From competition to facilitation: how tree species respond to neighbourhood diversity

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Studies on tree communities have demonstrated that species diversity can enhance forest productivity, but the driving mechanisms at the local neighbourhood level remain poorly understood. Here, we use data from a large-scale biodiversity experiment with 24 subtropical tree species to show that neighbourhood tree species richness generally promotes individual tree productivity. We found that the underlying mechanisms depend on a focal tree's functional traits: For species with a conservative resource-use strategy diversity effects were brought about by facilitation, and for species with acquisitive traits by competitive reduction. Moreover, positive diversity effects were strongest under low competition intensity (quantified as the total basal area of neighbours) for acquisitive species, and under high competition intensity for conservative species. Our findings demonstrate that net biodiversity effects in tree communities can vary over small spatial scales, emphasising the need to consider variation in local neighbourhood interactions to better understand effects at the community level.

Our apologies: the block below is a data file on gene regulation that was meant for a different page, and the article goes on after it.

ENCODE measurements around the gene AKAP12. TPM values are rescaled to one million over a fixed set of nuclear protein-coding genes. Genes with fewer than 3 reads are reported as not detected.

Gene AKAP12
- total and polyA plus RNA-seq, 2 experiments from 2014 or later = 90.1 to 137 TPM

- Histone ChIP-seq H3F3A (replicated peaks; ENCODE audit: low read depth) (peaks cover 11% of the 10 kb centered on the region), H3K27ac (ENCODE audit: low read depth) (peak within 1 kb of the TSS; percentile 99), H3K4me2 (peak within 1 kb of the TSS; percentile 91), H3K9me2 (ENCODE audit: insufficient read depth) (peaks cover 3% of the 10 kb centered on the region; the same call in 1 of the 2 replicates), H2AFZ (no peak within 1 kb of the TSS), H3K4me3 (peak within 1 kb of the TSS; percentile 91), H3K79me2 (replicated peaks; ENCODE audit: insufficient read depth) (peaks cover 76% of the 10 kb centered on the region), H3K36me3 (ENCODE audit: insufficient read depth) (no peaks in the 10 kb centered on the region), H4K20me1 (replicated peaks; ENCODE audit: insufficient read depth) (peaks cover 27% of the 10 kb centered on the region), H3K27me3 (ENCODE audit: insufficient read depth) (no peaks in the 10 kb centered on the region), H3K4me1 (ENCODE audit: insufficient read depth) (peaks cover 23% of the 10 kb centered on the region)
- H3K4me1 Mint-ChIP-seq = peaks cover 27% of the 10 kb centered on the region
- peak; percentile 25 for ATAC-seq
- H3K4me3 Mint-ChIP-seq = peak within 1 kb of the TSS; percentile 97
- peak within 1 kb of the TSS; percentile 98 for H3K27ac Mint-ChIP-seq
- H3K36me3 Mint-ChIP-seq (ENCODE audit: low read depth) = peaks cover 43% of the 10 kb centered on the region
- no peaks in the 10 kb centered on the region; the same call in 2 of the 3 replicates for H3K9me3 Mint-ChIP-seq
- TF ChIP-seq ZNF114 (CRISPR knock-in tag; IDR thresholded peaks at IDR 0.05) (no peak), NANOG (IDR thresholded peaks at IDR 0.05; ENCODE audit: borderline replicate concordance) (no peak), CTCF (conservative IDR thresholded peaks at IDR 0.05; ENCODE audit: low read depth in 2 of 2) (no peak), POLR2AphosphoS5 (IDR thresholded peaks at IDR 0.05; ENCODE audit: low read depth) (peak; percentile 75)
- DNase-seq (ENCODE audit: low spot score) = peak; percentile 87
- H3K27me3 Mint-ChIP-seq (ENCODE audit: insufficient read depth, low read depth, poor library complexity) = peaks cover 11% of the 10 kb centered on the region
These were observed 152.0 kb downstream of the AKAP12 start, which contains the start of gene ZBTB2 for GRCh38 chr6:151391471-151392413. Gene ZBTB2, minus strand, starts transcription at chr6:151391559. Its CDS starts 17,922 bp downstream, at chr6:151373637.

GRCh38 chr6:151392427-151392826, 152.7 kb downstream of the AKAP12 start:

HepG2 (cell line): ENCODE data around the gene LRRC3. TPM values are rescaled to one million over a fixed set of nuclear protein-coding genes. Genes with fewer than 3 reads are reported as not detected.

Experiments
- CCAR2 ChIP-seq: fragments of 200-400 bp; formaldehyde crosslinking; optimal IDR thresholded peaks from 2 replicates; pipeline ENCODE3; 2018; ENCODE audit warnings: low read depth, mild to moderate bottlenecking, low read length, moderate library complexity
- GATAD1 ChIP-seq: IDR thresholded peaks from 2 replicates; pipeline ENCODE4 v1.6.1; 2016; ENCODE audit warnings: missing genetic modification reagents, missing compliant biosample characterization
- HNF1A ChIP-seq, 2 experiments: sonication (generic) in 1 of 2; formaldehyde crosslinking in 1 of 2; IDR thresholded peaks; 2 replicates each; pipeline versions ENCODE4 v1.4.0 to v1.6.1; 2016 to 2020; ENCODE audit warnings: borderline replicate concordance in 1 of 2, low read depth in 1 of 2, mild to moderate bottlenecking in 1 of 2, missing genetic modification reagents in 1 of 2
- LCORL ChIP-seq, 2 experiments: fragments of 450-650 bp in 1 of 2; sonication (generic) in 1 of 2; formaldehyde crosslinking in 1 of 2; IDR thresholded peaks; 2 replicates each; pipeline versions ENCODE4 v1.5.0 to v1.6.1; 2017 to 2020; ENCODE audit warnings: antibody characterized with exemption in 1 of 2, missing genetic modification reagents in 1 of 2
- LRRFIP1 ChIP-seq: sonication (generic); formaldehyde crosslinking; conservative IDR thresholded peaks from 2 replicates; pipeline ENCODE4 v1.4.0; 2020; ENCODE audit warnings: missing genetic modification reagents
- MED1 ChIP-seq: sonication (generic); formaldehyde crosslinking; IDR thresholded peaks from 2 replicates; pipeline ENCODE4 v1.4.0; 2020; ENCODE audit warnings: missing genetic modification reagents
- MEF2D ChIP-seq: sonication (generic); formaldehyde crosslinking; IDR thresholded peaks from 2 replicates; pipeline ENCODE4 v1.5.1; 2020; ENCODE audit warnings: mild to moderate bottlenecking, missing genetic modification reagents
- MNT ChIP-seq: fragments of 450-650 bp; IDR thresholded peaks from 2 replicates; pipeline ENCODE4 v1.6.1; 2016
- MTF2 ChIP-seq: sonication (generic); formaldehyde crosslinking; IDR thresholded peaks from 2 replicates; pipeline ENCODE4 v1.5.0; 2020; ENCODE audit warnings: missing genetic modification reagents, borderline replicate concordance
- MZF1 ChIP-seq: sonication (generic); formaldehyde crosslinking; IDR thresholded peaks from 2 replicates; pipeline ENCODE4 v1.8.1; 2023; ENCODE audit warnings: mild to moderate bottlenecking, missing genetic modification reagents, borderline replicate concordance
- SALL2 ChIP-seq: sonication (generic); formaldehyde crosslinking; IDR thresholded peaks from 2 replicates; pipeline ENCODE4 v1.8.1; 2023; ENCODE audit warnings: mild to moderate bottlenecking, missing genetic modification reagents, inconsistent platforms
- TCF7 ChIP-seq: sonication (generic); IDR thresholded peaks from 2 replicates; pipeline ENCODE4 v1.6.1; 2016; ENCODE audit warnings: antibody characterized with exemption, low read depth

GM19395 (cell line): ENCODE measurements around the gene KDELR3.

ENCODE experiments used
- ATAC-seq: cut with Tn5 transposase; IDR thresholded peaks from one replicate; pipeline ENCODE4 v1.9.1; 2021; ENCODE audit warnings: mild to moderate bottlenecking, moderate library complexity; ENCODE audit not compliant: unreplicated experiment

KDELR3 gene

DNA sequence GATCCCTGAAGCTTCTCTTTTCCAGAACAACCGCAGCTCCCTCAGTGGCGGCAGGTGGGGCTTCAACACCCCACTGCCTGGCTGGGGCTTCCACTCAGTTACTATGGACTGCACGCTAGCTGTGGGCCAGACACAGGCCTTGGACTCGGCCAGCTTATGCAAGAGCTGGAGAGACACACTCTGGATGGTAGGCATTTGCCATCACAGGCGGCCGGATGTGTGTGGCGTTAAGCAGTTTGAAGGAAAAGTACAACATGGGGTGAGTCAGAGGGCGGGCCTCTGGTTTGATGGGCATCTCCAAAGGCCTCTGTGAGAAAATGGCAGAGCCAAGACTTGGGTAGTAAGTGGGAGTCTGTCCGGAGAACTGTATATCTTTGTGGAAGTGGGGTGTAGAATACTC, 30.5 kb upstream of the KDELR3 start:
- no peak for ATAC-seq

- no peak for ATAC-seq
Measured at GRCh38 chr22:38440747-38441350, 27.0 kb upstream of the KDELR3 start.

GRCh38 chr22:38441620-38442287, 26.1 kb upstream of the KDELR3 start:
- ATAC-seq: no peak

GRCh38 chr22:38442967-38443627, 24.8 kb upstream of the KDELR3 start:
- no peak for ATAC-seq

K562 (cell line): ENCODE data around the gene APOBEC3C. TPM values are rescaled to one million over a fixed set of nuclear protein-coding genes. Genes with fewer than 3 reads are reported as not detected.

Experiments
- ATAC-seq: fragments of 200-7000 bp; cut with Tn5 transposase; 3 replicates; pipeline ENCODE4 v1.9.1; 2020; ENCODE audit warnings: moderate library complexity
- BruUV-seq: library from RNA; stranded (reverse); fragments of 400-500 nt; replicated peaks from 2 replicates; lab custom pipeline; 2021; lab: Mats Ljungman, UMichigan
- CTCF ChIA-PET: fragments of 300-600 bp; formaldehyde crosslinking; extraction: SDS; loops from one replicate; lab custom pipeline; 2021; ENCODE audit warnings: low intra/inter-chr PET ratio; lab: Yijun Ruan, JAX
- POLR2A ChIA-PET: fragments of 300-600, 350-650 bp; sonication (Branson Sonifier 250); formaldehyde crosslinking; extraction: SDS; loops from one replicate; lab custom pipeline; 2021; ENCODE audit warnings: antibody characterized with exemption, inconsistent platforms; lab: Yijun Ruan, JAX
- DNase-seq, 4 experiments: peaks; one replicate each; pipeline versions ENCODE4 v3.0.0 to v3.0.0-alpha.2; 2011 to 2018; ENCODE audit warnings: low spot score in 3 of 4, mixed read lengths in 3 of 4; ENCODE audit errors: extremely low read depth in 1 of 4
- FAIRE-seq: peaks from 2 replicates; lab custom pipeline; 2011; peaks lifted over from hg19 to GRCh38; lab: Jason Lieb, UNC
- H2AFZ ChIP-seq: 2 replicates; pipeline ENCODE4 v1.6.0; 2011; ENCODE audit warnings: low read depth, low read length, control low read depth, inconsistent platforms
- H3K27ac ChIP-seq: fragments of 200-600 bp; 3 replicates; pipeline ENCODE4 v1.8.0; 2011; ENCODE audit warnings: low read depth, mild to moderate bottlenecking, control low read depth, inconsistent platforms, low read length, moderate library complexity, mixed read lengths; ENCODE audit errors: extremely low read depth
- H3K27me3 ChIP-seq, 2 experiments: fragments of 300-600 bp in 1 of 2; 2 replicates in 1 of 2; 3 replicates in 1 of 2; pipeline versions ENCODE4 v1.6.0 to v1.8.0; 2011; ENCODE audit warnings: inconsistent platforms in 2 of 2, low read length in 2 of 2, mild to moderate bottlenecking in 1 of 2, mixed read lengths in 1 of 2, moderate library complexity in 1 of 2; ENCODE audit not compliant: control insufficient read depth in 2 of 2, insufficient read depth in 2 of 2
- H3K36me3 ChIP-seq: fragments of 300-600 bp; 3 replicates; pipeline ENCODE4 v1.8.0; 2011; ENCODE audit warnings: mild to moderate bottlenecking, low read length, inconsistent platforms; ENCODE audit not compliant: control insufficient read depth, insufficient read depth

Original languageEnglish
JournalEcology Letters
Issue number7
Pages (from-to)892-900
Number of pages9
Publication statusPublished - 01.07.2017

    Research areas

  • BEF-China, biodiversity, complementarity, ecosystem functioning, forests, functional traits, productivity, species interactions
  • Sustainability Science